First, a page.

NextUp: The Philly Biotech Company Developing an In Vivo Approach to CAR T-Cell Therapy
Interius BioTherapeutics just raised $76 million in seed funding to advance their clinical testing.
“NextUp” is a weekly NextHealth PHL feature that highlights the local leaders, organizations and research shaping the Greater Philadelphia region’s life sciences ecosystem. Email [email protected] with pitches for NextUp.
Who: In 2016, Saar Gill, a lead physician-scientist at the University of Pennsylvania’s Center for Cellular Immunotherapies, started Carisma Therapeutics. The company, which is still in operation today, focuses on engineering white blood cells to kill cancer through chimeric antigen receptor (CAR) macrophage immunotherapy. But when it came to CAR T-cell therapy — a process that involves removing a patients’ T cells, modifying them to fight cancer, and then returning them to the body — Gill wondered if there was a way T cells could be empowered to kill cancer without removing them from body. This desire to find an in vivo approach to CAR T catalyzed Gill and local biotech expert Bruce Peacock to get to work, co-founding Interius BioTherapeutics in 2019.
What: Interius BioTherapeutics is a Philadelphia-based preclinical stage biotechnology company initially focused on treating hematologic malignancies by leveraging its novel gene delivery platform to generate CAR T cells directly in vivo. Interius’s CEO Phil Johnson says their commitment to in vivo is where the company name comes from, as it is a reminder that their therapeutic delivery is done internally (the “interior” of the body), rather than outside of a patient’s body.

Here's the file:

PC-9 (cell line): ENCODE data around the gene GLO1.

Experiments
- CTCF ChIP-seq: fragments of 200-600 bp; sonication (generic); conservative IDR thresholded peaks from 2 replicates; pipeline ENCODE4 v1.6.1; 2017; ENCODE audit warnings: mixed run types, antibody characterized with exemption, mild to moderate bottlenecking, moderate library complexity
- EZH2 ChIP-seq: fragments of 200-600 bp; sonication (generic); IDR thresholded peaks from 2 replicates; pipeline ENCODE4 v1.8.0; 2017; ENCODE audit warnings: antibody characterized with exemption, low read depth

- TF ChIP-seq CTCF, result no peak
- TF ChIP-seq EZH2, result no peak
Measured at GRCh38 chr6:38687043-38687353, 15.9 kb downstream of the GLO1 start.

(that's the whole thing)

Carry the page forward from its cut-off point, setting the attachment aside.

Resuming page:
When: Since its founding, Interius has been working on creating a data set for their gene delivery platform in order to show that Gill’s technology is successful in an animal model. Once this was demonstrated in mice, Interius put together a pitch deck to generate funding from investment groups, which culminated this past month when Interius raised $76 million in Series A financing. This, Johnson says, will allow Interius to advance their gene delivery platform and enable highly specific, durable re-engineering of cells right where they live in the human body.
What it means: According to Interius, their therapeutic in vivo approach bypasses the need for ex vivo cell manipulations and the potentially toxic pre-conditioning chemotherapy required for standard CAR T-cell treatments. In other words, Interius is simplifying the approach to CAR T therapy. “The current CAR T model can take two to three weeks, but patients continue to need medical care within that interim,” Johnson says. “Interius’s technology would allow patients to be treated immediately in a clinical setting without any downtime, making therapy more swift and accessible.”
Why it matters now: In addition to their in vivo platform, Johnson says Interius is developing applications beyond immuno-oncology that address diseases not amenable to current gene therapy modalities. “With the types of work we’re doing to engineer vectors, we will be able to target any cell in the body for re-engineering,” Johnson says. This will allow treatment to expand beyond the realm of cancer and target a broader range of patients.
Looking ahead, Johnson says Interius will file an Investigational New Drug (IND) application with the FDA likely in 2023. With that, Interius will be able to test their in vivo approach in human patients.